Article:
Pedro Piñera

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Module caching with Galaxy

18 November 2019

As I have mentioned in other blog posts, the idea of building Tuist came from the motivation of making extending projects and easy tasks. I was a bit fed up of having to manually create projects, or being one of the few people in the team that was able to add projects without breaking anything in the graph. Back then, I made 2 conscious decisions that in hindsight were great ideas: using Swift as the manifest language, and making dependencies between projects a first-class citizen. While first gave us validation of the manifest syntax and allowed reusing pieces of manifest content easily, the latter made it easy to structure your project in multiple directories and let Tuist figure out the generation of targets, projects, workspaces, and all the settings that are necessary to get the linking right.

With project generation doing its job right, and even though we don't support all types of products, I feel it's time for me to take Tuist to a whole new level and tackle another challenge that I was also fed up with back during my time at SoundCloud: Why do I have to compile everything every time my local cache is invalidated? Most of the times you are working on a module of your dependencies graph, and you don't plan to change the others. In that scenario, it'd be great if I only had to compile the module that I'm working on, and get a pre-compiled version of the transitive and non-transitive dependencies. Wouldn't that be nice?

If you know about the Buck and Bazel build systems, what I told you is a rought idea of what they do. The idea of using any of those came up back when I was at SoundCloud. We also pondered it at Shopify, but we never embarked on implementing it because based on what we heard from other companies, it'd require a lot of effort not only to make it work, but to get developers to use it. They are generic build systems so their focus is to get the build process right, and not to ensure that they integrate well into the tools that developers like to use, which in case of iOS I'm referring to Xcode. Some companies that could invest time into implementing them ended up building tools to generate user-friendly Xcode projects. For instance, Pinterest implemented and open source 2 tools: XCHammer and PodToBuild. The first one generates Xcode projects from your Bazel files and the last one generates Bazel files from your CocoaPods specs.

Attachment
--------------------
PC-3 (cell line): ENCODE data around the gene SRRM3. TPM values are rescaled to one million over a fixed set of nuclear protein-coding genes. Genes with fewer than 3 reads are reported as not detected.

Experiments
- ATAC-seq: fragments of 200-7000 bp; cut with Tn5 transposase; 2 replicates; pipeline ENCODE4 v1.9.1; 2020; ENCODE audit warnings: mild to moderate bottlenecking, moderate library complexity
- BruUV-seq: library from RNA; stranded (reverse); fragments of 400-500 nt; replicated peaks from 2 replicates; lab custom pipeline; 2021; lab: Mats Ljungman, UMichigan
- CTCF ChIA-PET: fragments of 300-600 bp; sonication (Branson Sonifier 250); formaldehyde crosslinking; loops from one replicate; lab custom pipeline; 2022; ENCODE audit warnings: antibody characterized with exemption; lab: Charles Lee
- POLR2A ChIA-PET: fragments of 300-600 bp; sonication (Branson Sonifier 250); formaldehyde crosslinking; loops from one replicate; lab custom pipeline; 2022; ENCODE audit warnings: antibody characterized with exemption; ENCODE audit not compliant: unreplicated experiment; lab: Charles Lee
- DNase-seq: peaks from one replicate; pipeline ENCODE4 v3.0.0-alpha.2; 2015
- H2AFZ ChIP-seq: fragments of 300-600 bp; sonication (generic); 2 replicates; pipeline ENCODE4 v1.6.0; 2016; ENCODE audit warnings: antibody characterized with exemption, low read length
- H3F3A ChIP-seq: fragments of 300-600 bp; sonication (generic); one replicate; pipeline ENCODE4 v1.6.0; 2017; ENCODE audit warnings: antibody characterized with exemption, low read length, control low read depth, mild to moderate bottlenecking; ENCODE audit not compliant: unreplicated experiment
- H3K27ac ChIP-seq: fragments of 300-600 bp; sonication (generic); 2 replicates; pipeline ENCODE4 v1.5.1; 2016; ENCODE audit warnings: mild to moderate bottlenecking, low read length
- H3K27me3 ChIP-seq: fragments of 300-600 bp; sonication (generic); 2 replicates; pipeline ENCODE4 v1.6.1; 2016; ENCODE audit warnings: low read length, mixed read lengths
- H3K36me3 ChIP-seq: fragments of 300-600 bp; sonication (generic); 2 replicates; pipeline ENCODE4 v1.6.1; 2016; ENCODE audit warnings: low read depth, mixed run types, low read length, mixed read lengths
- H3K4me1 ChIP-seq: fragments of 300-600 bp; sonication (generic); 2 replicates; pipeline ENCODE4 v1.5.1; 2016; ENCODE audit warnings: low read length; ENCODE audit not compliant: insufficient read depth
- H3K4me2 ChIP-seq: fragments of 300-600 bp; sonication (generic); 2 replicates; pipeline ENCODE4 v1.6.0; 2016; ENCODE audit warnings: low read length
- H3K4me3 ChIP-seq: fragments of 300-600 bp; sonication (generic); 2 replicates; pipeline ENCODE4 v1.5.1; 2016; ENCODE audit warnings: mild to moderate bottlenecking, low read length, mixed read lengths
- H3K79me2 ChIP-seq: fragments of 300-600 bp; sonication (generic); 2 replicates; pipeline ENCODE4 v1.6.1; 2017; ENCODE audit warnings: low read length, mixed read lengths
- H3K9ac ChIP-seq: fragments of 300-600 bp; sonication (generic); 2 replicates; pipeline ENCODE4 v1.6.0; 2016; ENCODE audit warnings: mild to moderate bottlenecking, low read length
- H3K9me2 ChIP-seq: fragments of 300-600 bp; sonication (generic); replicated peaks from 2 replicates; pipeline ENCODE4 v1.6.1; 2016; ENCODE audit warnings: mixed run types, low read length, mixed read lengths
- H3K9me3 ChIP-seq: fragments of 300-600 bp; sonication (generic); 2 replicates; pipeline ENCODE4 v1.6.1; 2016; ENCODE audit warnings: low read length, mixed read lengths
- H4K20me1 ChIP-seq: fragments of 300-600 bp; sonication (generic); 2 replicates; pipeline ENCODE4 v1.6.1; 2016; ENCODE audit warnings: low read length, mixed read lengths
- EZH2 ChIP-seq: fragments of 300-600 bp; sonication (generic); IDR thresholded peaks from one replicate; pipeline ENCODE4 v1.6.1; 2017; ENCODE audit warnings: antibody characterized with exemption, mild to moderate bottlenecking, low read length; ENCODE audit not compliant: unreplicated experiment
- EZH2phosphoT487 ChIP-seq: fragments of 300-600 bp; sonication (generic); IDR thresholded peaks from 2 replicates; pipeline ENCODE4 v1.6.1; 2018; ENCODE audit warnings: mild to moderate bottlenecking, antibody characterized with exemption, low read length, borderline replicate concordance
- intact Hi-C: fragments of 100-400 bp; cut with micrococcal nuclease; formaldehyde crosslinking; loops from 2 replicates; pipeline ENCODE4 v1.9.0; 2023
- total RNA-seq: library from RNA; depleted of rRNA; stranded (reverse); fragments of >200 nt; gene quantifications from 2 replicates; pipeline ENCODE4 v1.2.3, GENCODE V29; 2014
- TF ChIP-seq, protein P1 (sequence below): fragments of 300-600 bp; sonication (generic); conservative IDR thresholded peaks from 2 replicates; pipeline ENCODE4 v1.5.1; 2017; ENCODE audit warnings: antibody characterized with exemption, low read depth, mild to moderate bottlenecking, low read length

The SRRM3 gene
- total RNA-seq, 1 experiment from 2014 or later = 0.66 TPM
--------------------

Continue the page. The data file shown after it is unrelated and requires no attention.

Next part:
The spectrum between not having caching and having caching beyond local incremental builds is very wide. If you are not a Google, a Facebook, a Pinterest, or an Airbnb, you will never consider adding Buck or Bazel to your projects. If you use Carthage, Rome might be an option for external dependencies, but what if most of the code lives in projects within the same repository? Would you move them to different repositories to benefit from Rome? Maybe you would, but I personally wouldn't. Having multiple repositories and dealing with versioning and dependencies is not something that I want to be doing in my day-to-day job. Development cycles need to be fast, and for that reason I don't think Rome is suitable for local frameworks.

With this sceneario in mind, and having a very solid foundation in Tuist that we can leverage, I'd like Tuist to help all its users by providing caching. How would that work? Roughly:

  • A pipeline on CI would compile all the modules on CI that are cacheable. In case of modules that can target multiple architectures (simulator or device), we'd compile them as xcframeworks.
  • The compiled modules would be uploaded to a cache with a hash that uniquely identifies them based on their settings, files, and the hash of its dependencies.
  • Users generating the project would get pre-compiled modules for the dependencies of the project in the directory in which they are positioned.

It's the same idea as Bazel and Buck, but leveraging Xcode's projects and build system instead of using a different build system that can't be well integrated into Xcode. I already started working on it and I can't wait to share a first iteration of this feature. By the way, the name of it will be Galaxy. Any Tuist's user will be able to opt-in and take their productivity to a whole new level.

If you would like to test it out in your own projects as soon as it's available, join our Slack channel, and let us know. Your feedback will be very appreciated.